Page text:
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Rules instead of integrity

Anyone who thought Wirecard was a typical fraud scandal can learn something new every day. Last Friday, it came to light that the head of the auditing supervisory authority APAS was speculating with Wirecard shares, although investigations were already underway against EY as an auditor of Wirecard. Although a scandal was looming, at the end of which everyone would look like fools, especially those who had a supervisory function. Cool timing, one could say. Clever. What does his employer say after the head of the authority has admitted trading Wirecard shares right in the middle of criminal investigations? Minister of Economics Altmaier is quoted in the press as saying, “We will talk to the parties involved and we will check very carefully whether the applicable regulations have been observed and whether it is necessary to draw conclusions from this”, and “But care comes before ‘rush jobs'”.

There are two problems here: the first is ethical, and has to do with integrity, or lack thereof. The second is a lack of butt in the pants, as we say in German. 

The first problem belongs to the head supervisor of APAS. It is scandalous that there is no compliance in an authority that regulates which financial transactions employees are still allowed to make when they have access to details that relate to criminal investigations into incidents with companies that may affect the company’s share price. If any definition of an insider applies, it does here.  Now one can imagine that rules for such constellations would probably be extremely cumbersome and all eventualities could not be captured in rules at all. This is exactly where integrity comes into play.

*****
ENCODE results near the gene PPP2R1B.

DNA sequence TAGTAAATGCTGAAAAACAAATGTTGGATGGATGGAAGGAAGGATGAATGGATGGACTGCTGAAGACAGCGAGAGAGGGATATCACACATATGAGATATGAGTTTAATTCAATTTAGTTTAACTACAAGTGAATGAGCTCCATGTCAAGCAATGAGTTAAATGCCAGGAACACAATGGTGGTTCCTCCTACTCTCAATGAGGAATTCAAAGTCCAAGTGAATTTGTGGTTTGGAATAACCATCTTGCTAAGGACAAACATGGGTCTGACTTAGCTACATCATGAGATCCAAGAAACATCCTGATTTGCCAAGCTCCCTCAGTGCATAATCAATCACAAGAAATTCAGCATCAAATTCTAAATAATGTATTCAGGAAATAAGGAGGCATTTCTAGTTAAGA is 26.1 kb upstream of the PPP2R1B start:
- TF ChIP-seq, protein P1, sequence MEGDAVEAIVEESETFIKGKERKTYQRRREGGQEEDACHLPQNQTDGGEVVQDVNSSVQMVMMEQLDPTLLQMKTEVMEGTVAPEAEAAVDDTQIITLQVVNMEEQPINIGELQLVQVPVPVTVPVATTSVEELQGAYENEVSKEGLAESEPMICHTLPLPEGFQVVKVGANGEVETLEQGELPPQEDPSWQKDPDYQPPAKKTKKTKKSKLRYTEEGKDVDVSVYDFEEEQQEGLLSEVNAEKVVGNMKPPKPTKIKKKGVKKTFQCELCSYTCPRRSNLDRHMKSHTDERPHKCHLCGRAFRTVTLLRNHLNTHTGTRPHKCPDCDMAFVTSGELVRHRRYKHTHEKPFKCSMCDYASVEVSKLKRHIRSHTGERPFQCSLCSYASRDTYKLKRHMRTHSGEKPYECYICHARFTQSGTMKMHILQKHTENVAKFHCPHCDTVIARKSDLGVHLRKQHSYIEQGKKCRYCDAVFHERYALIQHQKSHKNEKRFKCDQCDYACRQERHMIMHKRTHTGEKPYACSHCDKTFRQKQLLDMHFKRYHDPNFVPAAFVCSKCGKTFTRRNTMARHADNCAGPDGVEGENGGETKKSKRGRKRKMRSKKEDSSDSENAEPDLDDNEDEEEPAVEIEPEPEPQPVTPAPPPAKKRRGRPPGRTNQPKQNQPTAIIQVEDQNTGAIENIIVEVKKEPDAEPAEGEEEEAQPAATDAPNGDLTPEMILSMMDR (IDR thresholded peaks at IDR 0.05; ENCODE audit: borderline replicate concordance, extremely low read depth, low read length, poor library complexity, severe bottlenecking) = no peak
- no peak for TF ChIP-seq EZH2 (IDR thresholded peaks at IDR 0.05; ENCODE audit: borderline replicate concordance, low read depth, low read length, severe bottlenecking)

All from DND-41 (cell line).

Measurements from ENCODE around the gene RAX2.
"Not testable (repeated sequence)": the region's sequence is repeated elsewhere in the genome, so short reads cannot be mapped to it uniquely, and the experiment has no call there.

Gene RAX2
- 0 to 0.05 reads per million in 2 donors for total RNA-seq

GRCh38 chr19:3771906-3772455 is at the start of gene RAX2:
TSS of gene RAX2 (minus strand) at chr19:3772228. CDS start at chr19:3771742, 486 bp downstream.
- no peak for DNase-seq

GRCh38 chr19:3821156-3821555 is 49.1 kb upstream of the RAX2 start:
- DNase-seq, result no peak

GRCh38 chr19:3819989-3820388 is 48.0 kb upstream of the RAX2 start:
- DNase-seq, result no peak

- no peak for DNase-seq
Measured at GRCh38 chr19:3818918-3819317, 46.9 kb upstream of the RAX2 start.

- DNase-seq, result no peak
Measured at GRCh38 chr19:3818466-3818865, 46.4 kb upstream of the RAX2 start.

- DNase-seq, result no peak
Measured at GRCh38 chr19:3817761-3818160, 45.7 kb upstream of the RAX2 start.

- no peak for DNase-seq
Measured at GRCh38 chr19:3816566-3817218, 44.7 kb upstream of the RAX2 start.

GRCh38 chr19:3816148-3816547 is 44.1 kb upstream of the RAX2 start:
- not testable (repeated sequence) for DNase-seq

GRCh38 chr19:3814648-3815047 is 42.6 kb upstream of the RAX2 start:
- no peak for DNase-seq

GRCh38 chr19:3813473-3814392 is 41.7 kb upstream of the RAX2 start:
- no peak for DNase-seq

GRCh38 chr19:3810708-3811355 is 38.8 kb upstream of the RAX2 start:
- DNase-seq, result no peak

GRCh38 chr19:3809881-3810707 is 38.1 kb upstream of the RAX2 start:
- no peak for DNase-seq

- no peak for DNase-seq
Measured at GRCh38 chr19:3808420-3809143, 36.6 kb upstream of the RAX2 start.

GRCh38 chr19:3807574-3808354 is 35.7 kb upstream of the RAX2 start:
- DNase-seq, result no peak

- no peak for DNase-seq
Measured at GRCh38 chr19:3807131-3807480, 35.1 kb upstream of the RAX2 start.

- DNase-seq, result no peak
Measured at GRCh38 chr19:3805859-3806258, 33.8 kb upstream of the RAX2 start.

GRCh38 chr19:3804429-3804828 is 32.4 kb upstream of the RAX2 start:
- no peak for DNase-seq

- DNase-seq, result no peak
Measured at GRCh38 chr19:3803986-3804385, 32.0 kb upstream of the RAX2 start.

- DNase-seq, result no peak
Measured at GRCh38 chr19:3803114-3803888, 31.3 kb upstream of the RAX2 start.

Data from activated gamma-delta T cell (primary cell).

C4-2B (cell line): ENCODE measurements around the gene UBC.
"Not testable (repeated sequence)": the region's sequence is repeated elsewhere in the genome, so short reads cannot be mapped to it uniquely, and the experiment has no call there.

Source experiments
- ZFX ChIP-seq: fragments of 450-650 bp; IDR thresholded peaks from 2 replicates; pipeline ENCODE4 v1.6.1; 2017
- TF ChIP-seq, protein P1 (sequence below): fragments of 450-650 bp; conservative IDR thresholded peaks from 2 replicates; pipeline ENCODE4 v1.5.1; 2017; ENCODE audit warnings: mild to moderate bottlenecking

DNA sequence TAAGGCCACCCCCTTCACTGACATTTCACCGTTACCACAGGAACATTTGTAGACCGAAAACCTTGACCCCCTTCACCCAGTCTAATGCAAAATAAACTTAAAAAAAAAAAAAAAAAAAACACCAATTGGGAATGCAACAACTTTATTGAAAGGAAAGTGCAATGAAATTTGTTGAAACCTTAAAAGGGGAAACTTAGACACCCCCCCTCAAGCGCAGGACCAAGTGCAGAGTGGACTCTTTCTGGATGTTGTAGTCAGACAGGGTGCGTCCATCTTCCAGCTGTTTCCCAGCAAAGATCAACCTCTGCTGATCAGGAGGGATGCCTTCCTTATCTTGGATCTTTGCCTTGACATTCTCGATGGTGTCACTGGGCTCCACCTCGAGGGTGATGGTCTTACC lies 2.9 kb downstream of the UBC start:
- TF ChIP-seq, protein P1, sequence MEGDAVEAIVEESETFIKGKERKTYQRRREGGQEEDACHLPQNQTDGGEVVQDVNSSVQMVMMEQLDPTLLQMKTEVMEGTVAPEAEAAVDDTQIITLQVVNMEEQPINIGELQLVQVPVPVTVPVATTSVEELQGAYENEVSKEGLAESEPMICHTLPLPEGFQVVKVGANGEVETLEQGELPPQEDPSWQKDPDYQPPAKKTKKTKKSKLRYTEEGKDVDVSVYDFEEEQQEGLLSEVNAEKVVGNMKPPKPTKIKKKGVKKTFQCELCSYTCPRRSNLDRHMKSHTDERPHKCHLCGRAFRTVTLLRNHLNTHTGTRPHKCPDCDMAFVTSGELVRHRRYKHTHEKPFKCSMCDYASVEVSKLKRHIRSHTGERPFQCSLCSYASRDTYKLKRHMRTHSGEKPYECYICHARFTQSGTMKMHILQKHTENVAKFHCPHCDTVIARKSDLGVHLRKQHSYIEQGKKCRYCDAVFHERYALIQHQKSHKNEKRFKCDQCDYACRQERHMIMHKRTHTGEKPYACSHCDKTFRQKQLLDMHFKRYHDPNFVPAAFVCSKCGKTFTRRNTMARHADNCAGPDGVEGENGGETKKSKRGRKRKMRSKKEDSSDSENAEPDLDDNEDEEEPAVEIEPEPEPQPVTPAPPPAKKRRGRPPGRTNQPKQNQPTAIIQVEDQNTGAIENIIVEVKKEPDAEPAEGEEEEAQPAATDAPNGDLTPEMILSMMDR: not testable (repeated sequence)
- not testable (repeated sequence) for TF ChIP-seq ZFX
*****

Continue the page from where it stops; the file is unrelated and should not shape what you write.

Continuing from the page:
Why didn’t the head of the authority come to the conclusion that, to use an old-fashioned word, it is unseemly (German: unanständig) to take advantage of a situation that gave him his job? Does it need rules for that? What about the gamblers in the ranks of BaFin? Do we need rules that make these supervisors understand that they discredit themselves, their function, and their authority when they trade in shares of a company that is officially viewed as a “causa”? Bankers are always reproached for a lack of ethical sensibilities (“we are here to find tax loopholes, our clients pay us for them”). What about the supervisory authorities? How clumsy is behavior that asks for rules where one would expect common sense?

Peter Altmaier has the second problem. Anyone who, as a supervisor or manager (and the latter he is as the supreme boss of a large apparatus) does not immediately release this wheeler-dealer as head of the authorities, has lost his authority. The man has admitted to trading Wirecard shares himself. What else does Altmaier want to check? Oh yes, whether the rules were observed. Again this question about rules. Once again: integrity does not ask for rules. 

There are not many management situations in which you can say “there is only one thing you can do”. But this one is exactly one of them. Fire the head of the authority immediately, even if it’s just a matter of correcting the impression abroad that Wirecard is an inconvenience to the German authorities and it’s best to cover a large cloth over it. It will soon be Christmas. And let the head of the authority get a lawyer after all. That won’t clear him of the accusation of being a blatant miscast as head of the authorities. We have now seen enough flaccid and inconsistent handling of the Wirecard affair.

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